Monoclonal antibody identification of mononuclear cells in endomyocardial biopsy specimens from a patient with rheumatic carditis
Lymphoma, Large B-Cell, Diffuse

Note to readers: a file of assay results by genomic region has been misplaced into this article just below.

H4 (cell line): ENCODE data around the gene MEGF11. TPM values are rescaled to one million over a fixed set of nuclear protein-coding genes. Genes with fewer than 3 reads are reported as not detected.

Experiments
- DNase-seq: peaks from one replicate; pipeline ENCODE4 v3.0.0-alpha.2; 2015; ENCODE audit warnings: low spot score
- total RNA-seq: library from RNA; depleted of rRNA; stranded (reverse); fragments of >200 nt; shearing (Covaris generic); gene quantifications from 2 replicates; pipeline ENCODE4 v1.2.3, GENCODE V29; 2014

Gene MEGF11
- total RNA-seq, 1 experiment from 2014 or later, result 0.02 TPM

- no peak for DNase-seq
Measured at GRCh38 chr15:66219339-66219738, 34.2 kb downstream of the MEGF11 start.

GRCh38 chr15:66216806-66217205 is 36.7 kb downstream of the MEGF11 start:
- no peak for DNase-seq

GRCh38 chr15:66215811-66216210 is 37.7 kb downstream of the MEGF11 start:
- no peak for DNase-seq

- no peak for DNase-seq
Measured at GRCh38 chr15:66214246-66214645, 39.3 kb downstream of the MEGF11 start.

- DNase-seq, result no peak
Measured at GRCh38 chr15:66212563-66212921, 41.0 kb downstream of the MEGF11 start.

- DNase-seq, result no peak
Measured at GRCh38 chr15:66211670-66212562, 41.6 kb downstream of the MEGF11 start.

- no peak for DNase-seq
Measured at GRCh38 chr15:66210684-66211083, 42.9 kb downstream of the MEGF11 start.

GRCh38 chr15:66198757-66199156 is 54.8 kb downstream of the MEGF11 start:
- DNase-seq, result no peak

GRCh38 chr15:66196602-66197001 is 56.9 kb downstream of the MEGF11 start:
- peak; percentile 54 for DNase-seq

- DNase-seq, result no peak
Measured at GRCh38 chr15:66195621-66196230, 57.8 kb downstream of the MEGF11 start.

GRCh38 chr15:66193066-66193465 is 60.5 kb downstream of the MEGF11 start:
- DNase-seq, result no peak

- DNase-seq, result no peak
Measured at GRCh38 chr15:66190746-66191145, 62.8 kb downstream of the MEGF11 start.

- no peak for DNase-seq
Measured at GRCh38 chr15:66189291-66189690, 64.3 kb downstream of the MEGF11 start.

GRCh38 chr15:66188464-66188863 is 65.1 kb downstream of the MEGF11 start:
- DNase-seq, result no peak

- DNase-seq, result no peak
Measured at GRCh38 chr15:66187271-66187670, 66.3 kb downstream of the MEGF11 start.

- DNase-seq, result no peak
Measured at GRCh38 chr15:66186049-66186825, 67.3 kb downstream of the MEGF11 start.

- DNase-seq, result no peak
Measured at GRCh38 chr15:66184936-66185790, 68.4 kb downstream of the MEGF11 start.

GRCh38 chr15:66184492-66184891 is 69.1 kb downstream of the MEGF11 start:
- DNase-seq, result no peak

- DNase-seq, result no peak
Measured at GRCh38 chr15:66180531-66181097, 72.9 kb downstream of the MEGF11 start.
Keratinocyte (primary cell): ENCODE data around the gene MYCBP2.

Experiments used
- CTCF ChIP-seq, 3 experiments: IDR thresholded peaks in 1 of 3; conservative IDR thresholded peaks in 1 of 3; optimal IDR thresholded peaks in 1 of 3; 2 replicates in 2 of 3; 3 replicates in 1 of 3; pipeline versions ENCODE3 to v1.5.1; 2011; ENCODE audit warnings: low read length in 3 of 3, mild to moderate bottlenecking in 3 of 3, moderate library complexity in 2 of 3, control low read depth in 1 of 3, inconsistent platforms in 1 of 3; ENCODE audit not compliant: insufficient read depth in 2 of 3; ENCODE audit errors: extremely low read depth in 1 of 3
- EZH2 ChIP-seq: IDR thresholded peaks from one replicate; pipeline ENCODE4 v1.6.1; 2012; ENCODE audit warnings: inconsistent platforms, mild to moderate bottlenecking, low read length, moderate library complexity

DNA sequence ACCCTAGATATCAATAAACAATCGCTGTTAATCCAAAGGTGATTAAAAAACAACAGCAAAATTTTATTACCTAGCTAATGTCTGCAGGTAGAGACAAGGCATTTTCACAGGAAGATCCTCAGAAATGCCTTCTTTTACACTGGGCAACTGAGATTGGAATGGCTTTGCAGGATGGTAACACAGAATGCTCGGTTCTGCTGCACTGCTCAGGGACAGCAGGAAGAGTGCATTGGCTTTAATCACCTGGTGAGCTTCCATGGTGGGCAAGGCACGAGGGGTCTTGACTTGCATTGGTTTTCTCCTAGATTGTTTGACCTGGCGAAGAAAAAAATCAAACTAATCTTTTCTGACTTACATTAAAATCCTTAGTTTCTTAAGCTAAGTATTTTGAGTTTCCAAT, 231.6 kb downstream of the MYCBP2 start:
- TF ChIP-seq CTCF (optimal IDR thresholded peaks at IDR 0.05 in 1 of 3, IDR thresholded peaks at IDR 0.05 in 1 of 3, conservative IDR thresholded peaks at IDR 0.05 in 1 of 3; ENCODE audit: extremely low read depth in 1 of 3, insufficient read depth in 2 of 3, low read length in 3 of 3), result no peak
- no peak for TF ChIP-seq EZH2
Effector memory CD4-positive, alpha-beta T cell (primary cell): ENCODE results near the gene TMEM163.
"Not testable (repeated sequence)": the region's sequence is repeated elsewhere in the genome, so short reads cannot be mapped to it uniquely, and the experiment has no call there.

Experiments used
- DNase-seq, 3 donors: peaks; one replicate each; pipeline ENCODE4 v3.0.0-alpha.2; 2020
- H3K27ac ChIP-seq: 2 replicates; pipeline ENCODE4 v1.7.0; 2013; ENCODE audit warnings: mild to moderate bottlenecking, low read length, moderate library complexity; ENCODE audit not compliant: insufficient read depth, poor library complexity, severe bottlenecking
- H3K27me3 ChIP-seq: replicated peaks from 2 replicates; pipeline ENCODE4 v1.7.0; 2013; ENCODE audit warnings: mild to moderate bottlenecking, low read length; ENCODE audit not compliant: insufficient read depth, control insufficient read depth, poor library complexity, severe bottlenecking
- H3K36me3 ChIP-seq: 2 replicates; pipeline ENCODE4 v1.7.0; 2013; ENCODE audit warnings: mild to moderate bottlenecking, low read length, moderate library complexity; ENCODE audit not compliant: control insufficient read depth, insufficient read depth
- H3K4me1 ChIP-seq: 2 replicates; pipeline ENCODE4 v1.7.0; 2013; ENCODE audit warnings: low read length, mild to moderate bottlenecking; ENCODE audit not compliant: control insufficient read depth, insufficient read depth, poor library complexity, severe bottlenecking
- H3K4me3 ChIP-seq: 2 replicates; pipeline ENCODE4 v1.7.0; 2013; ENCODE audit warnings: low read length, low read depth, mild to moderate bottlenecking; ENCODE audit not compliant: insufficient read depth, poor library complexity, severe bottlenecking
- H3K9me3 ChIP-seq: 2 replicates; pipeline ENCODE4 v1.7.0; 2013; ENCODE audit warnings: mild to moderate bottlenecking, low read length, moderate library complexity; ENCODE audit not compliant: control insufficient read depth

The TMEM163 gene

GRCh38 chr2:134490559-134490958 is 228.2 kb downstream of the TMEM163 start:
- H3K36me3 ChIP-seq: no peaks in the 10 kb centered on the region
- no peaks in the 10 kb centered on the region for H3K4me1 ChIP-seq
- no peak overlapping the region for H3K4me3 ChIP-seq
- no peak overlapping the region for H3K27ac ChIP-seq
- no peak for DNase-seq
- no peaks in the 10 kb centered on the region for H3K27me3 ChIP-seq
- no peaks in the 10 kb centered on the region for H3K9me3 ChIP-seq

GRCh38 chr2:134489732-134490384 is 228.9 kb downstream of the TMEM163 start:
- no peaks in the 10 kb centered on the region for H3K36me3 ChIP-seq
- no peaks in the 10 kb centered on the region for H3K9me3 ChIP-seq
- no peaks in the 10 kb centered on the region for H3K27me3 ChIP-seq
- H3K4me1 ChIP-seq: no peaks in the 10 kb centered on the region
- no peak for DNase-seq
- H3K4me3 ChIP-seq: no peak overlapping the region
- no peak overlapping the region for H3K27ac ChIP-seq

A 17-year-old woman with rheumatic carditis underwent endomyocardial biopsy both prior to and following treatment with prednisone and aspirin. Frozen sections from the endomyocardial biopsy specimens were studied with monoclonal antibodies by an indirect immunofluorescence technique to define the composition of the inflammatory infiltrate in the myocardium and to determine whether the composition of the infiltrate is distinctive and diagnostically useful. The specimen from the initial biopsy contained a heterogeneous infiltrate composed of T lymphocytes, macrophages, B lymphocytes, and mast cells. T lymphocytes predominated, and the ratio of T-helper to T-cytotoxic/suppressor cells was 2.0. Following treatment the overall cellularity of the infiltrate was diminished, but the infiltrate remained heterogeneous; T cells predominated, and the T-helper to T-cytotoxic/suppressor ratio was reversed, to 0.59. The composition of the inflammatory infiltrate in this case of rheumatic carditis distinguishes it immunologically from other "idiopathic," presumably virus-associated, forms of myocarditis.